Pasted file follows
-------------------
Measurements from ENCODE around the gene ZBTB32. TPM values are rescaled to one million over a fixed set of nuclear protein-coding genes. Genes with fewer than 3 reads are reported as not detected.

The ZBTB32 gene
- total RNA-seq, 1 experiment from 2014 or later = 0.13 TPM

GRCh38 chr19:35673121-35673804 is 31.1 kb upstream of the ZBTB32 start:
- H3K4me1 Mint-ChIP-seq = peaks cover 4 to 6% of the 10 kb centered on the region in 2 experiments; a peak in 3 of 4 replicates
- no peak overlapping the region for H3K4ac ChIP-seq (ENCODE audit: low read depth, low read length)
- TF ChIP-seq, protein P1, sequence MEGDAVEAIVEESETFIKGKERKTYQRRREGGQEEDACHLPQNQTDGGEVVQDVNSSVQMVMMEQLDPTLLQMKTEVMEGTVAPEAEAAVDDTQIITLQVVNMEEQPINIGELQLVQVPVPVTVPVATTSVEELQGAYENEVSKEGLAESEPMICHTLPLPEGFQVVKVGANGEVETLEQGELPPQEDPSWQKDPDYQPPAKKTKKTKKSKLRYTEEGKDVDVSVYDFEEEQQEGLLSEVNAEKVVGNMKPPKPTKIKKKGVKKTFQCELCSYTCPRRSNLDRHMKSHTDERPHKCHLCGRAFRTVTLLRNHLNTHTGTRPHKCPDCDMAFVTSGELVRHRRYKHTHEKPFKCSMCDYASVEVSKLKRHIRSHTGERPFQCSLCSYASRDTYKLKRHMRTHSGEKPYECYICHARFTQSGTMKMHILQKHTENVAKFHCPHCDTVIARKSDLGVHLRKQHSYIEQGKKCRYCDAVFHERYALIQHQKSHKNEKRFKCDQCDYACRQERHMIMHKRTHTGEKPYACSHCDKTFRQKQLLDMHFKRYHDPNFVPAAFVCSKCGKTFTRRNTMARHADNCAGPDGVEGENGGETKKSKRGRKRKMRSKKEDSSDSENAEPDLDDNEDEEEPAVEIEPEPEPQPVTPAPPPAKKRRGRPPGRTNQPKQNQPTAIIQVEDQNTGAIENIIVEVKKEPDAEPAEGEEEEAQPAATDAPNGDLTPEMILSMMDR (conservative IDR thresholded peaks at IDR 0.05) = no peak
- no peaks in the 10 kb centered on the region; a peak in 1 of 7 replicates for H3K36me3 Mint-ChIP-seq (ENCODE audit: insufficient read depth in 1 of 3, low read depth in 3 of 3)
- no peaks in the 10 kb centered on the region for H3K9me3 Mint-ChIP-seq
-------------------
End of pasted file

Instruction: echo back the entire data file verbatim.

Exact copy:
Measurements from ENCODE around the gene ZBTB32. TPM values are rescaled to one million over a fixed set of nuclear protein-coding genes. Genes with fewer than 3 reads are reported as not detected.

The ZBTB32 gene
- total RNA-seq, 1 experiment from 2014 or later = 0.13 TPM

GRCh38 chr19:35673121-35673804 is 31.1 kb upstream of the ZBTB32 start:
- H3K4me1 Mint-ChIP-seq = peaks cover 4 to 6% of the 10 kb centered on the region in 2 experiments; a peak in 3 of 4 replicates
- no peak overlapping the region for H3K4ac ChIP-seq (ENCODE audit: low read depth, low read length)
- TF ChIP-seq, protein P1, sequence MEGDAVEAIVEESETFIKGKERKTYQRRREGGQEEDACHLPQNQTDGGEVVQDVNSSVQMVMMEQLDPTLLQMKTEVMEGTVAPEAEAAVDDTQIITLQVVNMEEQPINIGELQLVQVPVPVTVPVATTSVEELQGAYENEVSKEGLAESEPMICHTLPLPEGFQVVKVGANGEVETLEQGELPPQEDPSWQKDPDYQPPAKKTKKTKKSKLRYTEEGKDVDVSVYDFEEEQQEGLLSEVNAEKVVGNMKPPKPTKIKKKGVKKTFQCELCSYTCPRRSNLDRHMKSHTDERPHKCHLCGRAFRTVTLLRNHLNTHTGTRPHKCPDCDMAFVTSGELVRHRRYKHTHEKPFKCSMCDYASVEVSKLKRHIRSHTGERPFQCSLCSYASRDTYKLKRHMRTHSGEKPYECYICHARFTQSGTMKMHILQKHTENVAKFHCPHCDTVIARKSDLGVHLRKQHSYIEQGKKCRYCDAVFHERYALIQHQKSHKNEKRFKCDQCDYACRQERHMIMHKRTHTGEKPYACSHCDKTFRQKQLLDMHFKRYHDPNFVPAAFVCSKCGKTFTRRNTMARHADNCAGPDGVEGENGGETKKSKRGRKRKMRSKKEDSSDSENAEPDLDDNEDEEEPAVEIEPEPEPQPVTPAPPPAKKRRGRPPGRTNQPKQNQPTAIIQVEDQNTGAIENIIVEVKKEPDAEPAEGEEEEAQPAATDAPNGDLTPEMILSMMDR (conservative IDR thresholded peaks at IDR 0.05) = no peak
- no peaks in the 10 kb centered on the region; a peak in 1 of 7 replicates for H3K36me3 Mint-ChIP-seq (ENCODE audit: insufficient read depth in 1 of 3, low read depth in 3 of 3)
- no peaks in the 10 kb centered on the region for H3K9me3 Mint-ChIP-seq